Natural Right and Kid’s Stories

The folks at Positive Liberty are discussing natural rights (ht). Some deny that they exist (the rights, that is) others disagree; others say we need to get past the labels we apply to various ideas; but no one got around but no one got around to asking what it meant to call a right natural, even though everyone seems to admit that there are rights of one kind or another. It is reasonable to admit this, since my rights are that by which something is justly due to me, and there are at least some times when some thing is justly due to me.   

When we call rights natural we oppose to them to something artificial- much like when we use the word “natural” in “natural flavors” or “natural hair color”. Natural rights are therefore whatever is justly due to me before any convention or artifact, that is, before statues are written or customs made firm.

As a parent of a three year old and a two year old, I judge and execute claims to natural right all day. Plaintiffs and defendants usually represent themselves:

Girl: MINE!

Boy: No Mine!

Girl: No James, GO ‘WAY!

(screams and punches follow. Repeat as necessary)

Neither claimant appeals to custom or statute or even reason. It’s just theirs. That being said, one of them is usually right, even if they didn’t try to be. One of the claims is rational, even though none of the claimants are. Many- but by no means all- cases get solved by noticing who had the thing first. So what kind of right, in this particular situation, does the one who had it first have? I couldn’t just as easily have a statute or custom that gave it to the second one who had it, since this would be simply irrational. So far as any custom or statute is measured by something already given as reasonably just and due, it is measured by a natural right.

This natural right is not self- enforcing, it is not obviously from God, it is not universal in the sense that we could determine some absolute law that applied in all cases, it is not limited to merely rational beings (something is owed to some non-human animals) it is not any number of things that it is assumed to be both by those who affirm it and deny it. But if reason in any way receives its notion of right by looking at things, it observes and respects a natural right. “Natural right”, on the most basic level, follows from our gathering our notions of justice from experience.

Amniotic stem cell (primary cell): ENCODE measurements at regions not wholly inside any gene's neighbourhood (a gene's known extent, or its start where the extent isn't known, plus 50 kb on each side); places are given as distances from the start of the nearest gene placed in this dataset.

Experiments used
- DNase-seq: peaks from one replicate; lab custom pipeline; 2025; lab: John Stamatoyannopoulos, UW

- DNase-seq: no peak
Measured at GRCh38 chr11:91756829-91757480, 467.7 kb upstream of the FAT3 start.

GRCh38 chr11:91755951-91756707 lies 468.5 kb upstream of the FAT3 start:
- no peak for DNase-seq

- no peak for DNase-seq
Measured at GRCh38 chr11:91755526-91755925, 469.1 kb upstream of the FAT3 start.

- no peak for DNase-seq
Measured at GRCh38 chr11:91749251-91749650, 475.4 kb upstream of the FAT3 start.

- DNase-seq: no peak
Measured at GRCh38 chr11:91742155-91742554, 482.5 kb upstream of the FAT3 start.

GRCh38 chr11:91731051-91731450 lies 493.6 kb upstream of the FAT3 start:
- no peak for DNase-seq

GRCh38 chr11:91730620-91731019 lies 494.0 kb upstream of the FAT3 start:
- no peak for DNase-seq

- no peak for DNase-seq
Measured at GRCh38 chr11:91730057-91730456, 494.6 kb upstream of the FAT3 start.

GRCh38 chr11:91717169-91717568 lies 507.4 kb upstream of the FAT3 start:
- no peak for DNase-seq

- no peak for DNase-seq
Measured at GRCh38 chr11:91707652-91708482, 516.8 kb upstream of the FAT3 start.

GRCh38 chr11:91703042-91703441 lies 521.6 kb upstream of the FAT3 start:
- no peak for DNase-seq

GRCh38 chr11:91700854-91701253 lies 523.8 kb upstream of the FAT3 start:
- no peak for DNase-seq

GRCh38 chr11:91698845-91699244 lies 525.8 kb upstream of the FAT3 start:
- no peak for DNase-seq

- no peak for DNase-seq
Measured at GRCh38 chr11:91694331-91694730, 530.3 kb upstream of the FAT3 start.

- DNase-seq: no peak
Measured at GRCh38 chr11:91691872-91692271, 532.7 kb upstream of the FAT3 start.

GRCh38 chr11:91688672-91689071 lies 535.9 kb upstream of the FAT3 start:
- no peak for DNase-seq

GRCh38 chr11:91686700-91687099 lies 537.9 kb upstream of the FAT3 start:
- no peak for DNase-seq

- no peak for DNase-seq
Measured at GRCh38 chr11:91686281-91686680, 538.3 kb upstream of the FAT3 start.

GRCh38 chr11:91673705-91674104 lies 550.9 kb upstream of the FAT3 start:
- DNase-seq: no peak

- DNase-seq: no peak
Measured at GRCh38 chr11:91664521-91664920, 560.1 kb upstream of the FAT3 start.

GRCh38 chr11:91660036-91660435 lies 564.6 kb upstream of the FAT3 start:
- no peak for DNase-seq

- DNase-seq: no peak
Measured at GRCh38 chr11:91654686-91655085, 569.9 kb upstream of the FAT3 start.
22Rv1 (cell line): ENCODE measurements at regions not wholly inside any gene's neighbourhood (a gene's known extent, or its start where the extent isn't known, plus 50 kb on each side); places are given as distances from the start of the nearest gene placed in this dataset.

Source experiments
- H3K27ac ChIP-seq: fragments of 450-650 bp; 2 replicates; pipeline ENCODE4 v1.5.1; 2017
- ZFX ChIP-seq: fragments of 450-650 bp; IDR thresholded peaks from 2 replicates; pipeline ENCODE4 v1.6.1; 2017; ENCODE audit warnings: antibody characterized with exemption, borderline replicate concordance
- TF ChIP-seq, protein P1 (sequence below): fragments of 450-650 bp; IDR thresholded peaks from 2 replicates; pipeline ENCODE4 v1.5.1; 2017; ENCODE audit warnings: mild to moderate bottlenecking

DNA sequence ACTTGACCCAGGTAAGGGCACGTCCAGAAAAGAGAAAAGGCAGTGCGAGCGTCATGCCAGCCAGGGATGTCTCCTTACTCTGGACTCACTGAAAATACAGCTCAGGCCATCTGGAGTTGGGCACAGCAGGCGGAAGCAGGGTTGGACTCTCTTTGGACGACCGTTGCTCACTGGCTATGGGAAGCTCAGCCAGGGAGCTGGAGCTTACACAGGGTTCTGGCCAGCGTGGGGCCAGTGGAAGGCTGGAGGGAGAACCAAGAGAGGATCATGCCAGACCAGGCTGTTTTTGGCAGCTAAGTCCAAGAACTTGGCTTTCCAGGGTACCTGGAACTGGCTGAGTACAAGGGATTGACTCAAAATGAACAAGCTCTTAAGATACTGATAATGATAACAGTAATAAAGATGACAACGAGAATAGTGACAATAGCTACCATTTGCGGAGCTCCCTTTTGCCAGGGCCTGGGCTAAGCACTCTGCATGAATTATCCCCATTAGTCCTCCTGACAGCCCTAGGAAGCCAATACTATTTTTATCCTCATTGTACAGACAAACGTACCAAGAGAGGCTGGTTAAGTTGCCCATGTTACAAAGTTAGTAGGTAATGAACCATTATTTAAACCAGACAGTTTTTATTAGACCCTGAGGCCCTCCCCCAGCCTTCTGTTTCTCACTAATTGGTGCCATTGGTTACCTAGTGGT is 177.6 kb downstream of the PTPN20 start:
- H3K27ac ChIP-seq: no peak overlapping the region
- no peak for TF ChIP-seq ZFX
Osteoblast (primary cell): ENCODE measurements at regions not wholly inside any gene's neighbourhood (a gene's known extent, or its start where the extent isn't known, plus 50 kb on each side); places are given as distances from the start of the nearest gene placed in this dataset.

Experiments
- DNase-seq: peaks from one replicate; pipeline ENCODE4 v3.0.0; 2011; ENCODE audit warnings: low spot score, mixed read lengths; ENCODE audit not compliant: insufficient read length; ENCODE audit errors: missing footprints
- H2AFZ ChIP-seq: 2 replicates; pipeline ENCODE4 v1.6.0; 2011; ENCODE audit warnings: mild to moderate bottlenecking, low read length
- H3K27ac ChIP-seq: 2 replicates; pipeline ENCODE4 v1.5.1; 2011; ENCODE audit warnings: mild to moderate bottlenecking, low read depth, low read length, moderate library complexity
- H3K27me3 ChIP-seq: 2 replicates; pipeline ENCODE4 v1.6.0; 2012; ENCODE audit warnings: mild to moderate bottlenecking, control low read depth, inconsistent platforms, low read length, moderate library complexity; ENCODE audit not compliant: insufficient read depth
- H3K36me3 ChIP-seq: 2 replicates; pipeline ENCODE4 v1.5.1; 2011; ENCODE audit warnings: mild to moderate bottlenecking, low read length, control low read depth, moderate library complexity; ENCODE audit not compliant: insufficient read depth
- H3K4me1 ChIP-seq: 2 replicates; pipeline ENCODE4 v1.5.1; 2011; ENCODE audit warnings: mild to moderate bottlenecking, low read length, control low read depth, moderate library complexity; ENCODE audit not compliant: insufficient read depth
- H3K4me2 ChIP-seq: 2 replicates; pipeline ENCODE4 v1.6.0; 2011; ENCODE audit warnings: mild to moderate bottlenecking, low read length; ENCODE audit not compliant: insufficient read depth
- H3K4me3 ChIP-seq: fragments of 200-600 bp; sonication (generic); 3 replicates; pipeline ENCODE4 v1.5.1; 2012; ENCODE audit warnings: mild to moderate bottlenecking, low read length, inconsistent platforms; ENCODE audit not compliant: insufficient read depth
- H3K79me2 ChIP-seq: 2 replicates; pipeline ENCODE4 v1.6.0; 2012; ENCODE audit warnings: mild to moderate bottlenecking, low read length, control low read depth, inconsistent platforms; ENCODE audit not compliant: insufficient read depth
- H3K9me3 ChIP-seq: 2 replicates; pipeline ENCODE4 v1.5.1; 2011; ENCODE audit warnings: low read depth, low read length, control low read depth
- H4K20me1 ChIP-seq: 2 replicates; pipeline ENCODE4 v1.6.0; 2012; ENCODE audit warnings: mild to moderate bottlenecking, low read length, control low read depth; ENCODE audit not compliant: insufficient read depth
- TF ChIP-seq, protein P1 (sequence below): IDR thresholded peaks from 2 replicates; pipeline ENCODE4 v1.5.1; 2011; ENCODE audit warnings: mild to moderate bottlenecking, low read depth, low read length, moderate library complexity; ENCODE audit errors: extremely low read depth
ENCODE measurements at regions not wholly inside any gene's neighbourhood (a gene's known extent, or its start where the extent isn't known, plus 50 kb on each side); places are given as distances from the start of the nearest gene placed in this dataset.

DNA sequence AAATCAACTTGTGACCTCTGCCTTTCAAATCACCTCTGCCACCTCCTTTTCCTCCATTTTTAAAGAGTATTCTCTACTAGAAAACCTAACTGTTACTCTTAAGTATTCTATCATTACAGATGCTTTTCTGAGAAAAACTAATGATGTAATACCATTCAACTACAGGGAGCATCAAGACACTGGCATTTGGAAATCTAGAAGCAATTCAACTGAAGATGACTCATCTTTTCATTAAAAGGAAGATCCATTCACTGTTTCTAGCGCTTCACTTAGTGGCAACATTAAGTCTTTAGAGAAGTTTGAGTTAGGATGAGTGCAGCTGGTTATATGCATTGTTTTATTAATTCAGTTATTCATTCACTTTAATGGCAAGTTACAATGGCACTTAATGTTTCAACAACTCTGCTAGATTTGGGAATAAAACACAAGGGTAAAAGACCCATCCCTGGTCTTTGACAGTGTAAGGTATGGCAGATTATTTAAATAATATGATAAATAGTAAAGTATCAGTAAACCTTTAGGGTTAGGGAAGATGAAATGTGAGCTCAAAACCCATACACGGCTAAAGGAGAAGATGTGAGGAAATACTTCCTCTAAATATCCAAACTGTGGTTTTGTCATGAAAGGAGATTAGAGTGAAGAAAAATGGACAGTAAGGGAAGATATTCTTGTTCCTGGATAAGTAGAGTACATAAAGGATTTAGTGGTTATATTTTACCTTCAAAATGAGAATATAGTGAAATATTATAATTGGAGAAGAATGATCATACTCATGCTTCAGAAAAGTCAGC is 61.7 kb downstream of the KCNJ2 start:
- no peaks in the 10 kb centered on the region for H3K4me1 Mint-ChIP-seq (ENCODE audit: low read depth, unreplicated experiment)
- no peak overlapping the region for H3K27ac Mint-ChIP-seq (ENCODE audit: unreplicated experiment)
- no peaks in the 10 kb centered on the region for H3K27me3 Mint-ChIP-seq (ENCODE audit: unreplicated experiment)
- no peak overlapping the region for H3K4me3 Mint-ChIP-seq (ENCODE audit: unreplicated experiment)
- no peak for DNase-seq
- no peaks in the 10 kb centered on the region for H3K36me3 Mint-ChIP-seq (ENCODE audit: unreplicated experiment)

1. August 28, 2009 at 1:46 pm

    This post was lost, then dug incompletely out of Google.

  2. D.A. Ridgely said,

    August 31, 2009 at 6:01 am

    As a parent as well, I’m quite familiar with the property claims of young children. But I’m doubtful such claims have any evidential value in establishing the notion that natural rights are “whatever is justly due to me before any convention or artifact.” Even if that definition is agreed upon if only for the sake of argument, there is any reason to conclude that one such young claimant or another “is usually right,” whether on the basis of coming into possession of the object first or any other reason.

    Possession and a right to possession are two distinct things. However much one may wish to justify the former by some theory of the latter, there is no justice in nature (if anything, justice is conspicuously missing in nature) and the only way we can get from possession to a right to possession is by insinuating some “convention or artifact”; namely, a rule, not found in nature, claiming that rights arise from facts.

  3. August 31, 2009 at 8:05 am

    “there is no justice in nature (if anything, justice is conspicuously missing in nature)”

    I stated exactly how I was using the term nature and natural, and indicated other times when the term is used in exactly that way (natural hair color). You aren’t saying how you are using the term. This allows you to make vague statements like the one quoted above, which paints the ridiculous picture of one looking for natural justice on some sort of nature hike, or by watching the Discovery Channel.

    Natural right or natural justice is simply discerning what is right as opposed to applying a statute, or the recognition that some things are just regardless of what our statutes or customs say. Even Callicles and Thrasymachus insisted that there was some such thing (sc. it is right for the strong to oppress the weak, regardless of what the laws and conventions say). This is important, since a good number of confusions arise from people not distinguishing natural rights simply speaking from this or that claim about what is naturally right (for example, the claim that it is just to let Dred Scott determine his own life, regardless of what laws and customs say.)

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